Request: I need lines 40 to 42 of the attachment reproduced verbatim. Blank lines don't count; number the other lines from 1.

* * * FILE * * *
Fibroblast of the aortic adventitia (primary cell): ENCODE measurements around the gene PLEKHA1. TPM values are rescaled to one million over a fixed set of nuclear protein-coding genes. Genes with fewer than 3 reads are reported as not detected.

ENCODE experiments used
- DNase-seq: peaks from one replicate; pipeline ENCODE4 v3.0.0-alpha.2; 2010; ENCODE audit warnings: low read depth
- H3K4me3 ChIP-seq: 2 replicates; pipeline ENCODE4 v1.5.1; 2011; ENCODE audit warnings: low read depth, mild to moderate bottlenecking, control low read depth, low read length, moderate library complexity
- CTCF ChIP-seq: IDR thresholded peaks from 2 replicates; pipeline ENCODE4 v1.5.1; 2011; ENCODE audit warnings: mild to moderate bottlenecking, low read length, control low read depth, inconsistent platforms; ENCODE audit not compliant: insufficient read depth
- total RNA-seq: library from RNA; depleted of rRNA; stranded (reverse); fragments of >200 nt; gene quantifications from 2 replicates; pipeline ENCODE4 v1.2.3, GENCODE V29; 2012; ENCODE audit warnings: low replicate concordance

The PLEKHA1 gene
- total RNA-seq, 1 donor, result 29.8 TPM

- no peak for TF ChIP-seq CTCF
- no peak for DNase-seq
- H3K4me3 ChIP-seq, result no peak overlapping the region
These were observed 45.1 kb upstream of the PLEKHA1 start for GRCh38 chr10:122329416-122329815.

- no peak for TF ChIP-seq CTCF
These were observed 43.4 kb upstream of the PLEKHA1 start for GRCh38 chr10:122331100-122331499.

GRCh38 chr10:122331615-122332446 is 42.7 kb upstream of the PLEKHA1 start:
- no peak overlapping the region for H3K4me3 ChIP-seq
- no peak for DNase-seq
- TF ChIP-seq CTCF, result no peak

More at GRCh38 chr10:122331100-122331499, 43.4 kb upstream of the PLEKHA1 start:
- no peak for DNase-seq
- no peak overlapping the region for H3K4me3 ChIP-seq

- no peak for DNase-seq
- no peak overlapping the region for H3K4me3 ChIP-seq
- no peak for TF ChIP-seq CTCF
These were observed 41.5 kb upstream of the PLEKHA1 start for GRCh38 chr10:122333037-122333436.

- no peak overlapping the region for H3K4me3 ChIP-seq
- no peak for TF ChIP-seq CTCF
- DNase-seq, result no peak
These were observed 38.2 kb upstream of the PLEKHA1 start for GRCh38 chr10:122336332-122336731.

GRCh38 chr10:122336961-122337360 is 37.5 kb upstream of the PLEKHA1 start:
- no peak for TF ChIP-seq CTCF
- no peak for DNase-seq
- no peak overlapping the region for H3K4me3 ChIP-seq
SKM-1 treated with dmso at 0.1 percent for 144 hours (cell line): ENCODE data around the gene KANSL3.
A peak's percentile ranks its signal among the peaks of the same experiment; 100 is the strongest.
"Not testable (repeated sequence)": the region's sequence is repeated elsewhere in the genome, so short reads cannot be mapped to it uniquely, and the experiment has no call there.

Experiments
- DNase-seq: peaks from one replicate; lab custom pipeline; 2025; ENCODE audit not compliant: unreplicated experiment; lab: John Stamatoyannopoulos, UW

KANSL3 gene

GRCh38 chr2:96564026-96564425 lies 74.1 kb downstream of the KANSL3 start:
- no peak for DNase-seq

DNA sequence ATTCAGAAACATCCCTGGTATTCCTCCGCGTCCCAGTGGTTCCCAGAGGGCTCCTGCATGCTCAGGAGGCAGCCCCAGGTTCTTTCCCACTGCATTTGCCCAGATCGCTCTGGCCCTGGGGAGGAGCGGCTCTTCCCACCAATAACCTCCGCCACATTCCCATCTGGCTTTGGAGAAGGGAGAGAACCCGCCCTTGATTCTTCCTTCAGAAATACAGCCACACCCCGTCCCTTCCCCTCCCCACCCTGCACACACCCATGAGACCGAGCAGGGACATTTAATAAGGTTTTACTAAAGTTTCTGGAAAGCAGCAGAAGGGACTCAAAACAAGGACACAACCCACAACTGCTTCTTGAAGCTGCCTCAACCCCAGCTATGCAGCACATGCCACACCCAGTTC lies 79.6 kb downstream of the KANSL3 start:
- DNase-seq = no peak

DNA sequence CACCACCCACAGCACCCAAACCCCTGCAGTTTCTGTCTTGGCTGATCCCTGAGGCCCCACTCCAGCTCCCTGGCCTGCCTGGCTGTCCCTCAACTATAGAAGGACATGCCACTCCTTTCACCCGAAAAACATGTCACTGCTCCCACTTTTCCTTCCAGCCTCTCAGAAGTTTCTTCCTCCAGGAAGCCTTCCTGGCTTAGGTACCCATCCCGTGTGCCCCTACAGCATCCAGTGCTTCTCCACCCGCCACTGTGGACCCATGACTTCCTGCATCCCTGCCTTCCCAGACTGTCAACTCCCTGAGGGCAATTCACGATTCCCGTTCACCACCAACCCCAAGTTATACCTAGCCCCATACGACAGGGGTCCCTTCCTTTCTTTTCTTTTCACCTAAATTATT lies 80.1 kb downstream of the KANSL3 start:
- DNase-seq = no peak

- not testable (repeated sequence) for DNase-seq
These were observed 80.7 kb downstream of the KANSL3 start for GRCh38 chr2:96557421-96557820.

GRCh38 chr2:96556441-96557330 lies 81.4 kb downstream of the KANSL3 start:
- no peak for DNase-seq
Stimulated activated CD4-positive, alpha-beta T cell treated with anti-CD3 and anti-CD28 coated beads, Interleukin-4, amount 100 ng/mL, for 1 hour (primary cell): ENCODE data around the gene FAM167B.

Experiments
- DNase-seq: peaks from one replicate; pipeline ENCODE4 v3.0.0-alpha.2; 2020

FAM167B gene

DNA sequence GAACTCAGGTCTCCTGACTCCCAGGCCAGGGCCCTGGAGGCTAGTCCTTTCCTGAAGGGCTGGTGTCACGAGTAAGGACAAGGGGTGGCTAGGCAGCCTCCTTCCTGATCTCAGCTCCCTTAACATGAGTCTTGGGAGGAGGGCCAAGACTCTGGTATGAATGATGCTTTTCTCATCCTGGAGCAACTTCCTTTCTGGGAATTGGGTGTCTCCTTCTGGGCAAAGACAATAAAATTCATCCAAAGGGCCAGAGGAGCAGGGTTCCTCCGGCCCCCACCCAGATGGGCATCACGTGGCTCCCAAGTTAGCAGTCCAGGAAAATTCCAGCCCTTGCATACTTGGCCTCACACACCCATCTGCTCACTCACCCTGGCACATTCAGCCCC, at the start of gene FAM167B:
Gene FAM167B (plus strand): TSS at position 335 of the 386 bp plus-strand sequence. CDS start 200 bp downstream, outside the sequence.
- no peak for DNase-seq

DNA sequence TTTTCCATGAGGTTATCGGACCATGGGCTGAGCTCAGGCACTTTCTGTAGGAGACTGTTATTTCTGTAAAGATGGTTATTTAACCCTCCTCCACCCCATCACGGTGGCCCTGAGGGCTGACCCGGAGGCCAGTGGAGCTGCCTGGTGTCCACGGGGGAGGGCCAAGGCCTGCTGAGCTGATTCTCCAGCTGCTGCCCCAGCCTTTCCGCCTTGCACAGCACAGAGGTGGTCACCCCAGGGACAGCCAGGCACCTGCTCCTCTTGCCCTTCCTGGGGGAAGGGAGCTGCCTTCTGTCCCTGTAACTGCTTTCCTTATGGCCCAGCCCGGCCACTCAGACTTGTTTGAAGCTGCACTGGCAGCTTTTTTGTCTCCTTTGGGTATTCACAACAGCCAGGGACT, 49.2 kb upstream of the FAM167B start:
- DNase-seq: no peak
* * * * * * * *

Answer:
GRCh38 chr2:96564026-96564425 lies 74.1 kb downstream of the KANSL3 start:
- no peak for DNase-seq

DNA sequence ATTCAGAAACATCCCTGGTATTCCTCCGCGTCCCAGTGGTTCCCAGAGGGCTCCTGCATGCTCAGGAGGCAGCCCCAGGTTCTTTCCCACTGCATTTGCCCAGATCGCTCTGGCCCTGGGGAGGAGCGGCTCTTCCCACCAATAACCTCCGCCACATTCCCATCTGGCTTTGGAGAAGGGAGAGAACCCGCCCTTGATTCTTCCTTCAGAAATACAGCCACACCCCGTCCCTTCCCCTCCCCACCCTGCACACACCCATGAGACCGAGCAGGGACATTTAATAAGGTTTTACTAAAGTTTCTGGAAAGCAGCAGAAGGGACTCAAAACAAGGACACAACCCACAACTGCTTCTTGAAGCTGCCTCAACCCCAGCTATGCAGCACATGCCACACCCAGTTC lies 79.6 kb downstream of the KANSL3 start: